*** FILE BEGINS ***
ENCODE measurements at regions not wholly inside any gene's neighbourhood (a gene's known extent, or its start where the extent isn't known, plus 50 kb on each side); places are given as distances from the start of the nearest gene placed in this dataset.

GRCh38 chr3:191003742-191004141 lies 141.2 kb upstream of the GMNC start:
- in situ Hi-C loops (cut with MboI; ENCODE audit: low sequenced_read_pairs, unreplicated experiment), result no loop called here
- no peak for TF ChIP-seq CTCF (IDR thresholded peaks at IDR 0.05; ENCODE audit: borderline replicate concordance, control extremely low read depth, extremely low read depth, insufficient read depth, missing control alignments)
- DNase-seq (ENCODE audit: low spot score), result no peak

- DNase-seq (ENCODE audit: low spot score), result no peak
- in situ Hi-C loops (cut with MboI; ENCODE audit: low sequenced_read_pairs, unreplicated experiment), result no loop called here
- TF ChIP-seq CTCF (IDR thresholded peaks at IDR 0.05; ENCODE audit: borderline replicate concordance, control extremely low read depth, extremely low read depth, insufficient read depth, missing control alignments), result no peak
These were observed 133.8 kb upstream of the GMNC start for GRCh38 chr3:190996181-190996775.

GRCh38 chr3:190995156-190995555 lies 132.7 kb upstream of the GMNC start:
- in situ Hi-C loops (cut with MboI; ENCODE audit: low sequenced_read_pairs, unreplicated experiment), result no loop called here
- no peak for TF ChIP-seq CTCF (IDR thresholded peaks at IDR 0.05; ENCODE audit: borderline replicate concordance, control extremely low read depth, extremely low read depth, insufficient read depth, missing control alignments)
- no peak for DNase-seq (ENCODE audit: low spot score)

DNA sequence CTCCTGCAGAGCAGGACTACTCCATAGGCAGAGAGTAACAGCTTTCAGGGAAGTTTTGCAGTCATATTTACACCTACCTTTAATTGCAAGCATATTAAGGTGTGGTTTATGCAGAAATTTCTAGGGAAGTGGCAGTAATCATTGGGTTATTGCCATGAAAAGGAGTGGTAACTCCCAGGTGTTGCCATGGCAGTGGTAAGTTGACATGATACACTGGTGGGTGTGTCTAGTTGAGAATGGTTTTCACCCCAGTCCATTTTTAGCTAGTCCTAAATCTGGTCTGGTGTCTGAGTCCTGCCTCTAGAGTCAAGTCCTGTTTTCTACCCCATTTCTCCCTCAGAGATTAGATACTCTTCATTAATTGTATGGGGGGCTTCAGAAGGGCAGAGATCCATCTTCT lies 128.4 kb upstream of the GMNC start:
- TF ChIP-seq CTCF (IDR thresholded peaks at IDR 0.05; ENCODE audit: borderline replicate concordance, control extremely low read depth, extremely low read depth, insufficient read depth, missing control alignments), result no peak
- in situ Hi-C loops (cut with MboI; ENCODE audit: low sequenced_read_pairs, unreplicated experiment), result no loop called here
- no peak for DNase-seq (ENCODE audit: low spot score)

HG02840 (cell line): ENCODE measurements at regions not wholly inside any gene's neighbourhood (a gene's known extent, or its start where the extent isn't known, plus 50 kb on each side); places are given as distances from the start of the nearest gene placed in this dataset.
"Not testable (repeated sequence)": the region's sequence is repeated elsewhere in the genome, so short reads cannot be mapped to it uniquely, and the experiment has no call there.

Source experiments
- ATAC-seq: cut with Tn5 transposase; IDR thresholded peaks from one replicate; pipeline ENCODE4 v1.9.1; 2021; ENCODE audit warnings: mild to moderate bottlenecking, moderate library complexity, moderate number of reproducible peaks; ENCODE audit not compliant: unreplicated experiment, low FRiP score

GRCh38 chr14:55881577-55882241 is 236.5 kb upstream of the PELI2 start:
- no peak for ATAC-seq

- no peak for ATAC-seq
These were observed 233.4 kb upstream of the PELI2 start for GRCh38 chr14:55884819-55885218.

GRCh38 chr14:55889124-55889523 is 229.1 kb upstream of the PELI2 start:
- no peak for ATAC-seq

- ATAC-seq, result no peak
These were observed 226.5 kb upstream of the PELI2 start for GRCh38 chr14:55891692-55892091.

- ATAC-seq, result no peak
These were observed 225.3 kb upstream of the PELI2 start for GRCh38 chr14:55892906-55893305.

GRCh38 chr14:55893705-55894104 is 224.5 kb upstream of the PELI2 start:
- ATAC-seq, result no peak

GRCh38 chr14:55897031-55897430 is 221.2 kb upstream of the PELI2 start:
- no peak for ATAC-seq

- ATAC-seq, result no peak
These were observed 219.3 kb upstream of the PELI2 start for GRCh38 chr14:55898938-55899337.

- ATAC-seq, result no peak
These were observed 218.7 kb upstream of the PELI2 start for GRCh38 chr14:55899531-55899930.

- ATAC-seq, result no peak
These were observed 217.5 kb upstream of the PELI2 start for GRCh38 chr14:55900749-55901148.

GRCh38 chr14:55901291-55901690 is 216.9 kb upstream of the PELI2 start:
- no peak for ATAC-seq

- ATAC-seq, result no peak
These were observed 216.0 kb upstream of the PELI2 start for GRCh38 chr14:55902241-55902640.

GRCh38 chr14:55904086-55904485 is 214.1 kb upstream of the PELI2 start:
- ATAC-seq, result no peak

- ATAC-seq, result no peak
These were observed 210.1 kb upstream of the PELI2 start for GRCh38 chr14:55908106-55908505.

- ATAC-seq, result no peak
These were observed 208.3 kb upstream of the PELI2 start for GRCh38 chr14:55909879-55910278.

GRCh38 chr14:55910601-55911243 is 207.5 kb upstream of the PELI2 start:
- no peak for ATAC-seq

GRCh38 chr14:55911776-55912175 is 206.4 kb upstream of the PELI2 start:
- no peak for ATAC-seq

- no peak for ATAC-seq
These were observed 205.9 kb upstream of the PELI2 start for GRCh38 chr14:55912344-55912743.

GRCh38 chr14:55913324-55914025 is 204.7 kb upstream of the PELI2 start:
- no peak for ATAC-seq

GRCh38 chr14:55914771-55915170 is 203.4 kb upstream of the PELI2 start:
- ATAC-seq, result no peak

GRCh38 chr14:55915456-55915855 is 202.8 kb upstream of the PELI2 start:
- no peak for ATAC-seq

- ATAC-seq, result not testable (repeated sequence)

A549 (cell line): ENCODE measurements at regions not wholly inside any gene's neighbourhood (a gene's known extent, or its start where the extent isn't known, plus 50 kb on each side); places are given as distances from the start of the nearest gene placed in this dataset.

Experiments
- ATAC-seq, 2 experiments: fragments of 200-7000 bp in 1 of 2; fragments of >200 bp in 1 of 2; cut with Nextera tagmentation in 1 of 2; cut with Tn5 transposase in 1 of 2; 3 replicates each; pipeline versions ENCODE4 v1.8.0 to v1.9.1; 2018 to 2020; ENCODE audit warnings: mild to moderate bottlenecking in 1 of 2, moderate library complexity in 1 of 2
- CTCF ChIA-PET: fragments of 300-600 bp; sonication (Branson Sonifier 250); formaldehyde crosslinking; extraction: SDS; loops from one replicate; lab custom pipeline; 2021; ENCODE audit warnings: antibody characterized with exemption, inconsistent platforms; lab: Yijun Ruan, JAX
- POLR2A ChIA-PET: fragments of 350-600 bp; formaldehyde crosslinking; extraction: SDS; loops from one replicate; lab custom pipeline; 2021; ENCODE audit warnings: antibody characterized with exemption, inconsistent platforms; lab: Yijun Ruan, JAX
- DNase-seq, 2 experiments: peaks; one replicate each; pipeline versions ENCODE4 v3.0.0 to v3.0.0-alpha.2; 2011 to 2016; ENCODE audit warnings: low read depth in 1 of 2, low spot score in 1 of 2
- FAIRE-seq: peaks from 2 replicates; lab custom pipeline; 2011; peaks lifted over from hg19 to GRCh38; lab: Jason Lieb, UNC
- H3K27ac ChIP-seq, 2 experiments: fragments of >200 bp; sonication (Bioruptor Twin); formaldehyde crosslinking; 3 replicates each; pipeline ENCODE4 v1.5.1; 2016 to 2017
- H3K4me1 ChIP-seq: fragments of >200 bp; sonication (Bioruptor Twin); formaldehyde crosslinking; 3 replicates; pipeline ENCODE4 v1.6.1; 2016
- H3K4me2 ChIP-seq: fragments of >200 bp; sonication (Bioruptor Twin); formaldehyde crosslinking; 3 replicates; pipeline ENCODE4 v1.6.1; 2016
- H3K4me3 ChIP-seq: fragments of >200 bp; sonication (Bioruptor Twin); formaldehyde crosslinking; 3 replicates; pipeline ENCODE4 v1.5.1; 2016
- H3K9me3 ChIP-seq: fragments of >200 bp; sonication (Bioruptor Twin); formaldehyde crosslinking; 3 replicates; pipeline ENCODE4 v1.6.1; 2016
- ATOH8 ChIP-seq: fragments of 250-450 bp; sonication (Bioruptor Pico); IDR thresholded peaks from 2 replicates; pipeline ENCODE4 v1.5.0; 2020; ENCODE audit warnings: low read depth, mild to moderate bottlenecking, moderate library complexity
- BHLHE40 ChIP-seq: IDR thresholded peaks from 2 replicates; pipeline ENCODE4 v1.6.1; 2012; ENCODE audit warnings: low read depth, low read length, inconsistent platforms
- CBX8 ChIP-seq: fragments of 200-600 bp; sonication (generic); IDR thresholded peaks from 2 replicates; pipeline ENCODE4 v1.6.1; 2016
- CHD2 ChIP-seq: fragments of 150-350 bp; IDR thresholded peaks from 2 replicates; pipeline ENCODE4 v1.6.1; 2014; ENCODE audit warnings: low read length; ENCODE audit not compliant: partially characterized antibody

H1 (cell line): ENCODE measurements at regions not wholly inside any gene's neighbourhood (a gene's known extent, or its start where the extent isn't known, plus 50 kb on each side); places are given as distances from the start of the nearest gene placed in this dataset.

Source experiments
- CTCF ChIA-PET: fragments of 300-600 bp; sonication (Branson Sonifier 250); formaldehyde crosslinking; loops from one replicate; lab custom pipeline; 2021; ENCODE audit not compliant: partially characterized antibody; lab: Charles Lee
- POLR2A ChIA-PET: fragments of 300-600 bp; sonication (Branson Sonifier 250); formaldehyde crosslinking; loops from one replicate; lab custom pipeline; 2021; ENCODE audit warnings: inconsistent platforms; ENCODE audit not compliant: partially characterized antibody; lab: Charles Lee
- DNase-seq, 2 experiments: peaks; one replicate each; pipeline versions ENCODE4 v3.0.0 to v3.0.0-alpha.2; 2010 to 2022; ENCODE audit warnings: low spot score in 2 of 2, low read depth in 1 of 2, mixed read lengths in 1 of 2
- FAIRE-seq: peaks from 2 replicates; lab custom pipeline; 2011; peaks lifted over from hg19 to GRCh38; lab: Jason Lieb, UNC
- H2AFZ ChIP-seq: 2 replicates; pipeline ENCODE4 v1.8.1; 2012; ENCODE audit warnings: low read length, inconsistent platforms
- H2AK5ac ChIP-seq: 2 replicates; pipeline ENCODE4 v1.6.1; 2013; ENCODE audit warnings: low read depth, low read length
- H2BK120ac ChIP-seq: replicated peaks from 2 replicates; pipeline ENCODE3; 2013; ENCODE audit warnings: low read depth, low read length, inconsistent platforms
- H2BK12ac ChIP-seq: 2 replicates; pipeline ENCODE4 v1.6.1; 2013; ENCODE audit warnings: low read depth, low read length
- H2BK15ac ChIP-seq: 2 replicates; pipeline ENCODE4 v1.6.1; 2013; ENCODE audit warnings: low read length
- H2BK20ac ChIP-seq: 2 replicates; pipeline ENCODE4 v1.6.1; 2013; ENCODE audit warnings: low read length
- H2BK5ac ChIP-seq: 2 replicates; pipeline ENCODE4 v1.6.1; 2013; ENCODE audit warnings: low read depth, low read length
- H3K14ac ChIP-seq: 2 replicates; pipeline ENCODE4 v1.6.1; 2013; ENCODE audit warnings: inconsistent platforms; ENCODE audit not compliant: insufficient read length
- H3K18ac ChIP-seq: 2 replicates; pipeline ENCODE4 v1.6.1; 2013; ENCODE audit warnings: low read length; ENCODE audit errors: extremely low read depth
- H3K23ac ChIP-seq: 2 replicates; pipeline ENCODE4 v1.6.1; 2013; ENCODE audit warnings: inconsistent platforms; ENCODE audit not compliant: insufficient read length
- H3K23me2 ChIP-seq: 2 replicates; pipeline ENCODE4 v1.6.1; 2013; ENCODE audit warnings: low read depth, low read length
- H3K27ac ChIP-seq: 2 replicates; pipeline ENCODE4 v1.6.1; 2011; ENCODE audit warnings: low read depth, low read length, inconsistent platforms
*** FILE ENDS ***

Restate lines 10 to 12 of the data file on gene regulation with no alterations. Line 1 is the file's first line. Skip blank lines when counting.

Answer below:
GRCh38 chr3:190995156-190995555 lies 132.7 kb upstream of the GMNC start:
- in situ Hi-C loops (cut with MboI; ENCODE audit: low sequenced_read_pairs, unreplicated experiment), result no loop called here
- no peak for TF ChIP-seq CTCF (IDR thresholded peaks at IDR 0.05; ENCODE audit: borderline replicate concordance, control extremely low read depth, extremely low read depth, insufficient read depth, missing control alignments)